Navy on Steady Path to Integrate Lasers on Warships
Placing a high-energy laser weapon on a ship is “easier said than done,” said a Navy official. Nevertheless, the service is methodically moving toward the day when directed energy weapons are part of its arsenal.
“A high-energy laser is not fully effective unless it is fully integrated across the ship and the combat system,” Capt. Godfrey Weekes, commanding officer of the Naval Surface Warfare Center Dahlgren Division, said Jan. 10 at the Surface Navy Association national symposium in Arlington, Virginia.
Placing a laser weapon aboard a ship is easier said than done because the Navy operates in an “unforgiving environment,” he said. “You have sea spray, humidity, waves slapping as you make your way up to northern waters. Those systems have to survive that.” There are also the shocks produced by conventional weapons, the gasses they produce and the electromagnetic environment associated with radars and other high-tech systems aboard the ships, Weekes said.
Then there is the power problem. Firing a high-energy laser creates an energy pulse load throughout the ship. It is a complicated integration problem, he said.
“Some of our sister services say, ‘Hey, the Navy has it easy when it comes to integrating a laser on a ship.’ They say, ‘You have all of that space to bring that capability. It’s nothing like a tank or a jet.’” But some of these ships have to accommodate 369 sailors, along with supplies and fuel. There isn’t as much space as one would think, especially when trying to place the weapon on an already existing ship, Weekes said.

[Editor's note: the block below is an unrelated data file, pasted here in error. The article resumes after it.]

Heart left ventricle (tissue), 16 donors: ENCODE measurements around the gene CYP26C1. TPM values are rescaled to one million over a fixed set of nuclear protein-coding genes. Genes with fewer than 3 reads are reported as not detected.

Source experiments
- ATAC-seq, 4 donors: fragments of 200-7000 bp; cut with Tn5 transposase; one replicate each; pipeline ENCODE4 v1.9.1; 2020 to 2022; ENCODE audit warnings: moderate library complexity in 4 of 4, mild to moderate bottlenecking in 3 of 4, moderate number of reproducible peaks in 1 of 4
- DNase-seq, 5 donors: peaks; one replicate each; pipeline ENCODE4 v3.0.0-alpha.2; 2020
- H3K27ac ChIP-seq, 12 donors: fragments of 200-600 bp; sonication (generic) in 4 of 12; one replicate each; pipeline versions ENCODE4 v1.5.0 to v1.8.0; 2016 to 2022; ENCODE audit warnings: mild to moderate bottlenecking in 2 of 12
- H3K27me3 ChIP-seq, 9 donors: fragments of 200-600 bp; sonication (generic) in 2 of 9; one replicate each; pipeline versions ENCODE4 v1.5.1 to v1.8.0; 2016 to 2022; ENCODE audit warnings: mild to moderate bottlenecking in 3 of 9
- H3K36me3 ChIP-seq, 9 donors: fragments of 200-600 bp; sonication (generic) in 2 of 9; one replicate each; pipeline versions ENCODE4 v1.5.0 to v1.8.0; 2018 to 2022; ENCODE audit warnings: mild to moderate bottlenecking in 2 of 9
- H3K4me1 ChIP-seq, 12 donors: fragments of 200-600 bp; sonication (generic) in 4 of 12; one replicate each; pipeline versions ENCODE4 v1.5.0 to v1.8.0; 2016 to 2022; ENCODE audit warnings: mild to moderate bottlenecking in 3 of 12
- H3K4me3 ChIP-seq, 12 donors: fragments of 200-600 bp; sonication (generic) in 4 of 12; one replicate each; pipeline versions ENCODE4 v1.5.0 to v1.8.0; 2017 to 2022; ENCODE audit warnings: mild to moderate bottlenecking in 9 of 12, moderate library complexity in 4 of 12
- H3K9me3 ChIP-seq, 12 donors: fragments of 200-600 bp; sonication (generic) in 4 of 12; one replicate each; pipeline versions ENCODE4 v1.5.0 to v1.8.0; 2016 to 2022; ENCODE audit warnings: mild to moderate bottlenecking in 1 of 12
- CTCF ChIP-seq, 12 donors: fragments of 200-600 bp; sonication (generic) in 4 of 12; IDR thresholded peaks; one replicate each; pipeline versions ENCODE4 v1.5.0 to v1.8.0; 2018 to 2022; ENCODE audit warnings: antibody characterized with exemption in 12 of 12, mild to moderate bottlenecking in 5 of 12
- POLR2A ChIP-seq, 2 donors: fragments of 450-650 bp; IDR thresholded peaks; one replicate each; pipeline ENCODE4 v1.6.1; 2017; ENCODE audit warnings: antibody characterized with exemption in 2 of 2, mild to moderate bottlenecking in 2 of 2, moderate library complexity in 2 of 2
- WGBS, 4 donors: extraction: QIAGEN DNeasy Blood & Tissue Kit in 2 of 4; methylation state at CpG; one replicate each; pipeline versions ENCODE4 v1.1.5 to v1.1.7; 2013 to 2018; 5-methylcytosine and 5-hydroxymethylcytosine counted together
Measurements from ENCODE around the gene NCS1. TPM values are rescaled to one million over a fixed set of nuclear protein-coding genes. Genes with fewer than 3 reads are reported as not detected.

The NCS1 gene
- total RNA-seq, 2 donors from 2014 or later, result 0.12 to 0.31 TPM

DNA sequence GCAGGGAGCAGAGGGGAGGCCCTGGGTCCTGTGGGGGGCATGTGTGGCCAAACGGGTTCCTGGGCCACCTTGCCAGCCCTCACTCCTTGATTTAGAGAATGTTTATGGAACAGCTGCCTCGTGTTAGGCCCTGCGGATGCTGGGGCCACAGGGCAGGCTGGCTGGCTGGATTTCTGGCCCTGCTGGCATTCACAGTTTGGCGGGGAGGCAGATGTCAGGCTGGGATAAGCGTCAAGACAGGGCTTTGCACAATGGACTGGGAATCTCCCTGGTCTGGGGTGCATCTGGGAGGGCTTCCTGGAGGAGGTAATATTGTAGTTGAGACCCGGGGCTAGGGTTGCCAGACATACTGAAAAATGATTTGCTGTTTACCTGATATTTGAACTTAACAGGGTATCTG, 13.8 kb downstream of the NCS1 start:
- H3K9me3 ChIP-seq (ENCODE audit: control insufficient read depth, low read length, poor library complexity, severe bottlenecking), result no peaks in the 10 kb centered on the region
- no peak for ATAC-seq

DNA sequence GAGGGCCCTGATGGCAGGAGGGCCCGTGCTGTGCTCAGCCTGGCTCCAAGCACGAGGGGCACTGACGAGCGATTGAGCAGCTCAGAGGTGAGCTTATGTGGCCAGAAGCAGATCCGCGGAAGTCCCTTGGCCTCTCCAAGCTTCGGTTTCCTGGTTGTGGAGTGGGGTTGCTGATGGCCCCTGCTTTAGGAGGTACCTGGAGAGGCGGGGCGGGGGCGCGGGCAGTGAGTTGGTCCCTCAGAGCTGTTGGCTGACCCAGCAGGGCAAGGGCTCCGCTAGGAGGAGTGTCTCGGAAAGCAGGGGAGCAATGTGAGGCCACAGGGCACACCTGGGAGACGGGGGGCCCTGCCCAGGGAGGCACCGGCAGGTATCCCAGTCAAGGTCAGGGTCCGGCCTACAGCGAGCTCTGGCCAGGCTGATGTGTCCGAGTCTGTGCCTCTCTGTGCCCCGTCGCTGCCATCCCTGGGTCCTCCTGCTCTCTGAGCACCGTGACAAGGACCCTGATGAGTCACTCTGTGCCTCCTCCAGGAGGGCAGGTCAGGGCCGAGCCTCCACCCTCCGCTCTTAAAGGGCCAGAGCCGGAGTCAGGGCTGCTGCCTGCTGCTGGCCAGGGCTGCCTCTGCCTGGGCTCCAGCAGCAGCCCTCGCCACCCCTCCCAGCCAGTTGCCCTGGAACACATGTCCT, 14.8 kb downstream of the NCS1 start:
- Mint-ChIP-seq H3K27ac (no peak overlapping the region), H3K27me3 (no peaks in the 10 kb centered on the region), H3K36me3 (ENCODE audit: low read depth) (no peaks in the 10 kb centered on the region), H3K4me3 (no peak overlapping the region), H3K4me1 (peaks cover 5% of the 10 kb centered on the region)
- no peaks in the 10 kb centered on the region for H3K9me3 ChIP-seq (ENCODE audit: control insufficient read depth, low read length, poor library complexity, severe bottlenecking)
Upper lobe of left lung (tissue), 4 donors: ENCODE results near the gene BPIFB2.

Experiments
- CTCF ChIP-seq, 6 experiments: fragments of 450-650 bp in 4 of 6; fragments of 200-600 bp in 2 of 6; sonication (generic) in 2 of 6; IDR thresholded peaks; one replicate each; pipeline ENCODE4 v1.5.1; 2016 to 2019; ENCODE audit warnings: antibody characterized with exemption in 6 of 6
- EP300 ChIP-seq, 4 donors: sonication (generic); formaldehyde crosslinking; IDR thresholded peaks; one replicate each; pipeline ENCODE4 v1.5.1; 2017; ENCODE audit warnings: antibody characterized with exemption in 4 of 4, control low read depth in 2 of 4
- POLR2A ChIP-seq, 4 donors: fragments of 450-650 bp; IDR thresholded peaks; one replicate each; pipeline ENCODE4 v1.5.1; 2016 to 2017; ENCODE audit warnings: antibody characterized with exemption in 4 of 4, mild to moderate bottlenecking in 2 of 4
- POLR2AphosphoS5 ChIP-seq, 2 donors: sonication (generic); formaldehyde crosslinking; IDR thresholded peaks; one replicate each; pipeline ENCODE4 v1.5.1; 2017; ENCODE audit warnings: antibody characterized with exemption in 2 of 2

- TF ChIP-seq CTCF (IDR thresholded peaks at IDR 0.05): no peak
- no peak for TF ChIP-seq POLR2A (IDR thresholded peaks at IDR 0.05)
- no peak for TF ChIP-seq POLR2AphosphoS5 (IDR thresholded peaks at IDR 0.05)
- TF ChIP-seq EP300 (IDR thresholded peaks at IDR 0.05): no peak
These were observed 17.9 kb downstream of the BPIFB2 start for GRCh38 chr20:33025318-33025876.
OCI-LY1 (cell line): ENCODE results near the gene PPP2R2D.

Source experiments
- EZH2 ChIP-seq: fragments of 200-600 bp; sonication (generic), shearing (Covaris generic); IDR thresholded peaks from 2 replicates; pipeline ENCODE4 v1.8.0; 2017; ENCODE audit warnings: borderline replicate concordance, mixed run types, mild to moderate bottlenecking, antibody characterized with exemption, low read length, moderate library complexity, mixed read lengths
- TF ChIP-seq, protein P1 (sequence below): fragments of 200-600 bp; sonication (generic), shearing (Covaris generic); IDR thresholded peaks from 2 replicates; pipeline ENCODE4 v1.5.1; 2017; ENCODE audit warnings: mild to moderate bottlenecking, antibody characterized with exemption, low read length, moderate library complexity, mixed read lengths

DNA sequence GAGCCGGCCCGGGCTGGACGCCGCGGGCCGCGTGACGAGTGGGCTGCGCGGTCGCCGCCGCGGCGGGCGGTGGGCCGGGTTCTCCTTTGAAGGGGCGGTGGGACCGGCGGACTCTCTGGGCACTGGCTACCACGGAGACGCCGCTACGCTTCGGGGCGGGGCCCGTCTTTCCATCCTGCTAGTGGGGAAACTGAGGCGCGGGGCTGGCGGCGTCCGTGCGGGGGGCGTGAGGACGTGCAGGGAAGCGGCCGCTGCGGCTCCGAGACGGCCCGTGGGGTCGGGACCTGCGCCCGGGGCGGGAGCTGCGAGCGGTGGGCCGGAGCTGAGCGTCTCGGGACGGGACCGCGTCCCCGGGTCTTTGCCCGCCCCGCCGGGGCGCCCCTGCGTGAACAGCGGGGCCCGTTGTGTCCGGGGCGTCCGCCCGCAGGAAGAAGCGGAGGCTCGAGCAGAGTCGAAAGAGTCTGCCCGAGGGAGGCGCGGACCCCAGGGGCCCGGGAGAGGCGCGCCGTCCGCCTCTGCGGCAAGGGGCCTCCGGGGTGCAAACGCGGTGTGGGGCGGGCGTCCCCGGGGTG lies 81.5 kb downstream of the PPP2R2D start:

“Doing it with modularity and flexibility up front allows our mission to bring future capabilities to the forefront,” he said.
The Navy with great fanfare tested the 30-kilowatt Laser Weapon System, or LaWS, aboard an amphibious transport dock ship in the Persian Gulf in 2014. Earlier in the conference, a Navy official announced a follow-on to LaWS would be installed this fall aboard a new San Antonio-class amphibious ship, according to Defense News. He did not specify how powerful the new weapon would be.
Rear Adm. Paul T. Druggan, commander of the Naval Surface Warfare Center, said there is a step-by-step plan in place to integrate the technology aboard ships.
“The bottom line is we have now reached the point in laser development — particularly solid-state laser development — where we can get military utility out of that,” Druggan said. That means they can have an effect on an adversary’s system at an appropriate distance. Those effects can range from denial of battlespace, to interference in adversaries' systems or kinetic effects, he said. This flexibility makes lasers an attractive option, he said.
The Navy has different development paths with different directed energy capabilities, Druggan said. Each has its own development timeline that are separated by power level.
Weekes said the spectrum goes from a low range that may only deliver a nonlethal “dazzling effect” to 50 to 60 kilowatts and upwards to a 150-kilowatt laser currently being worked on at the Office of Naval Research.
Once the Navy research-and-development community has matured a laser technology it hands it over to program executive office integrated warfare systems, which will turn them into programs of record, Druggan said.
Weekes noted that laser weapon technology has been designated a rapid prototyping experimentation and demonstration initiative, which allows it to move on an accelerated acquisition timeline.